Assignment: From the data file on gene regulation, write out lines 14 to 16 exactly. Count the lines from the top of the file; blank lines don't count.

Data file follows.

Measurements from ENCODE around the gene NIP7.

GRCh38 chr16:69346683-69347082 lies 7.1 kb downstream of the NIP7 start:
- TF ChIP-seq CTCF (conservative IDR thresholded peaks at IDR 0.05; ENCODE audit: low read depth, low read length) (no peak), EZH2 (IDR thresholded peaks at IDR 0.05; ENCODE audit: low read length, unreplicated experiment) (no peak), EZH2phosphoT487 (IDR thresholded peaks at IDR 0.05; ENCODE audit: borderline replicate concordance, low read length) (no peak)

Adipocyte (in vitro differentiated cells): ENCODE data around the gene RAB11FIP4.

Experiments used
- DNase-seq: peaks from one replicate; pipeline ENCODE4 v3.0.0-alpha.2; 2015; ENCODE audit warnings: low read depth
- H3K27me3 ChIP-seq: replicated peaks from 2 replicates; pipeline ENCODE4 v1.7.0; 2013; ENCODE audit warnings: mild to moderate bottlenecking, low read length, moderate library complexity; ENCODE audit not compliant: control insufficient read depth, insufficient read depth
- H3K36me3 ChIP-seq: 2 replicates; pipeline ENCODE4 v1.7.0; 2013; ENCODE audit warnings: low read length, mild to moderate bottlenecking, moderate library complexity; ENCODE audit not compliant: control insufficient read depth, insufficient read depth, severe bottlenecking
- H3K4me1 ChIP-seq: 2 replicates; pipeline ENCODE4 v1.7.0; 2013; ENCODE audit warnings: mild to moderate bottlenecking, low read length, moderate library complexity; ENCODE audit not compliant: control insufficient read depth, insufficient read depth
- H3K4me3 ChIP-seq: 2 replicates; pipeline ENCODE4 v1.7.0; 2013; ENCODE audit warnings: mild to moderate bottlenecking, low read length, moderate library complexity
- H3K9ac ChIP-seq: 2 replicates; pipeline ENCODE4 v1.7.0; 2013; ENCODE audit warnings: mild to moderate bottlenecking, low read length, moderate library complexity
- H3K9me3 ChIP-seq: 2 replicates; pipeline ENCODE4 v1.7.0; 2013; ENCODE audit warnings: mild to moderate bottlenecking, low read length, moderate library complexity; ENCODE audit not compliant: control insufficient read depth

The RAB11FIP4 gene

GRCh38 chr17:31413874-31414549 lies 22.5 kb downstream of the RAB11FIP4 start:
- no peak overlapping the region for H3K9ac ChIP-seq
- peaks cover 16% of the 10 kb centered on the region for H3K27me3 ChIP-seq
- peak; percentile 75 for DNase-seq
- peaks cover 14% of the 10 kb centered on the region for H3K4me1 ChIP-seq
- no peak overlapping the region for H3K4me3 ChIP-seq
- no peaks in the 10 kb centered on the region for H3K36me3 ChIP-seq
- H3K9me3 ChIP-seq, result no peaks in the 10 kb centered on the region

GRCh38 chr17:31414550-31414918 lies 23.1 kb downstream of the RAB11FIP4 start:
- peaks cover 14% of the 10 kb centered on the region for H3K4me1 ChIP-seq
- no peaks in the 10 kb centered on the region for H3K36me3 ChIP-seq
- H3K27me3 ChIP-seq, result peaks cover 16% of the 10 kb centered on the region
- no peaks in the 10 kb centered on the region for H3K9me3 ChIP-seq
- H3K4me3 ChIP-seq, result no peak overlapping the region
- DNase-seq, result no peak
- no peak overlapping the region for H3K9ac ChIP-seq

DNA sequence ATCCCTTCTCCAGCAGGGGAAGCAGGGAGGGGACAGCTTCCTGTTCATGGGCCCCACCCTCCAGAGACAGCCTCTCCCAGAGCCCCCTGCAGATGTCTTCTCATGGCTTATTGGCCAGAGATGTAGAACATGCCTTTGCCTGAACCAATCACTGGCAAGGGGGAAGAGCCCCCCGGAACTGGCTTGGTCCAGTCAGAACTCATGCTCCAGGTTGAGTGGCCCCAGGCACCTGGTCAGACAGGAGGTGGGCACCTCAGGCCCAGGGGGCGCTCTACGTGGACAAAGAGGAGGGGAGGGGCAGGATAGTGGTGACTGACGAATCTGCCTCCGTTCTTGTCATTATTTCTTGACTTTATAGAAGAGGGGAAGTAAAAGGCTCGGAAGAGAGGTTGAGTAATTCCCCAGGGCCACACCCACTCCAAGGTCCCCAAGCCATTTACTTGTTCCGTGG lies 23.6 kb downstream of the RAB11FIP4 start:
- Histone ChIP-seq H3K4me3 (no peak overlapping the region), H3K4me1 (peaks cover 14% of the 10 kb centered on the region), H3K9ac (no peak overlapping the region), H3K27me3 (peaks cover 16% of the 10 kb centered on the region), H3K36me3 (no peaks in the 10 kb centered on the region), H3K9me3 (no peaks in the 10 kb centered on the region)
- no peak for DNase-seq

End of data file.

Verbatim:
GRCh38 chr17:31413874-31414549 lies 22.5 kb downstream of the RAB11FIP4 start:
- no peak overlapping the region for H3K9ac ChIP-seq
- peaks cover 16% of the 10 kb centered on the region for H3K27me3 ChIP-seq